Former Philippine President Ramos, a warrior and survivor, dies at the age of 94

Ramos became a hero to many for his defection from the Marcos government, as he commanded the national police force, which led to the dictator’s downfall during the 1986 popular uprising against his rule.

However, others would not forgive or forget his role in implementing martial law under the Marcos regime.

Ramos, who in later years became famous for his possession of unlit cigars, narrowly won the 1992 elections to replace People’s Power leader Corazon Aquino who ousted Marcos. Despite receiving less than 23% of the vote, Ramos quickly garnered 66% of support and his presidency is remembered for a period of peace, stability, and growth.

“Our family shares the grief of the Filipino people on this sad day. We have not only lost a good leader but also a family member,” Marcos’ son, newly elected President Ferdinand Marcos Jr., said in a statement.

“The legacy of his presidency will always be cherished and forever cherished in the grateful hearts of our nation.”

Known as FVR, Ramos attended the US Military Academy at West Point and fought in the Korean War in the 1950s as a platoon leader. He served in the late 1960s in Vietnam as the leader of the Philippine Civil Action Group.

Ramos held every rank in the Philippine Army from second lieutenant to commander in chief. He never lost his military might and never evaded him, boasting several times that “there are no simple jobs for Ramos.”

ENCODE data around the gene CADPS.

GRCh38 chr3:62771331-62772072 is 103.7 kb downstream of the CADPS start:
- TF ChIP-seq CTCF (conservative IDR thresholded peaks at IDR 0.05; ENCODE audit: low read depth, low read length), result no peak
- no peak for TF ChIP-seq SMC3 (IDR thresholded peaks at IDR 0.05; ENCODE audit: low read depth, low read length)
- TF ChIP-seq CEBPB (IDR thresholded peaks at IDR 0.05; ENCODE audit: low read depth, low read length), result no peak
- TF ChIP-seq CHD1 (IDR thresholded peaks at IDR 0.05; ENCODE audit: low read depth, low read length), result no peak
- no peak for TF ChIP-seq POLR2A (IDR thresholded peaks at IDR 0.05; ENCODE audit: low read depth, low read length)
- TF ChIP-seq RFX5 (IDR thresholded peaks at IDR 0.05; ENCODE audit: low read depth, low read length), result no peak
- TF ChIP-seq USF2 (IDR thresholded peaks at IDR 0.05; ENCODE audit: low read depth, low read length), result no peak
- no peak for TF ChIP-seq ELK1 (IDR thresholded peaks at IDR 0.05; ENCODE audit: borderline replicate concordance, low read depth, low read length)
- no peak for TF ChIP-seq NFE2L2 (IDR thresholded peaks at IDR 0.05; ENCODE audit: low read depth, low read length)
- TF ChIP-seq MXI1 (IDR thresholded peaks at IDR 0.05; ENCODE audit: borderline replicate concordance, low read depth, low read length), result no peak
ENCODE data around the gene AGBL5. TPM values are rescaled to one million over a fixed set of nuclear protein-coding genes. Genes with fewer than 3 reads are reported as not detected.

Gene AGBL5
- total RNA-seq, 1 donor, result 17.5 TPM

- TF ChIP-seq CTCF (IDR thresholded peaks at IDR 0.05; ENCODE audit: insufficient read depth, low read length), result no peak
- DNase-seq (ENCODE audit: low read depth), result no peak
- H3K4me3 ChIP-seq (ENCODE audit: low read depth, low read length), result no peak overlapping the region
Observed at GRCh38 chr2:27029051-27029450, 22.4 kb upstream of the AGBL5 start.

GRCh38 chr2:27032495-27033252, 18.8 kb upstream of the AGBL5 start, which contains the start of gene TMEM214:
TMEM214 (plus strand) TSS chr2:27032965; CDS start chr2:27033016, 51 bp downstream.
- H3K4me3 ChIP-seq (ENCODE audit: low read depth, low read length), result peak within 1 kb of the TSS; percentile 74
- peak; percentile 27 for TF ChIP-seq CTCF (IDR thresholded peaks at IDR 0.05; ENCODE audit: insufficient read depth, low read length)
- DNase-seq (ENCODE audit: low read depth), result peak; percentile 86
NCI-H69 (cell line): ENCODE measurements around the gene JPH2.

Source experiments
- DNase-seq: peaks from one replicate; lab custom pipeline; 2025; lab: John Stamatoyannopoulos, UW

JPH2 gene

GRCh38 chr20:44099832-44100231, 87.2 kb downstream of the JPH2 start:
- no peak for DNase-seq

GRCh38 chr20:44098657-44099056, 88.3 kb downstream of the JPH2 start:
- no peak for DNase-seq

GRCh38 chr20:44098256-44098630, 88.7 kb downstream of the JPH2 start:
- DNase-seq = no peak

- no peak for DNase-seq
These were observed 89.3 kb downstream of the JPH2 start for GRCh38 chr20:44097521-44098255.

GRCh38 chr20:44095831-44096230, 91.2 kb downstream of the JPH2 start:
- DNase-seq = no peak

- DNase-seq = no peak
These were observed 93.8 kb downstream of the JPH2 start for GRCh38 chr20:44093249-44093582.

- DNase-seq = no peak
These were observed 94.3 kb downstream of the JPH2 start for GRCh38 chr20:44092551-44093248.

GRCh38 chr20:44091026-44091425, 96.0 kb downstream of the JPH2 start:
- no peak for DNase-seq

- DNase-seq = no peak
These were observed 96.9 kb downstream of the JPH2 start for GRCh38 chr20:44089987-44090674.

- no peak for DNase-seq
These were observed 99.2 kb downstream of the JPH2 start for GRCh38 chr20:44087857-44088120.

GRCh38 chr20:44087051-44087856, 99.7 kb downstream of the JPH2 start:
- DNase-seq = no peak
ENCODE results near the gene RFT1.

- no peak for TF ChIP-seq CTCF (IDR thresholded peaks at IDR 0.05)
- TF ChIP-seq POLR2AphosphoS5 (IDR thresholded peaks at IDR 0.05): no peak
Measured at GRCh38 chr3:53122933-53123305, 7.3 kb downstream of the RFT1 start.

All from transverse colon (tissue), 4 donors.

The son of a former diplomat became the only Methodist leader of the Roman Catholic majority country.

His six-year administration opened the country’s economy to foreign investment through liberalization and liberalization policies.

Ramos dismantled the monopolies in the transport and communications sectors. Through special powers granted by Congress, he restored the faltering electricity sector, putting an end to the 12-hour blackouts that had plagued the country.

During his tenure, the economy rebounded and poverty rates fell to 31% from 39% with his social reform agenda.

Ramos fought right, left, and Islamist rebels during his time in the army, but later held peace talks with all “enemies of the state,” including rogue soldiers who tried nearly a dozen times to overthrow Aquino during her tenure.

He signed a peace deal with Islamist separatists from the Moro National Liberation Front in 1996 and succeeded in reducing the number of Maoist-led rebels to more than 5,400 from 25,000 in early 1986.

Ramos was an athletic leader and a multitasking workaholic. When he was army chief, he played golf and jogged at the same time, running behind the ball. His early morning jog was legendary among his staff officers, and even at his 80s, he was jumping to reenact what he did during the 1986 revolution.

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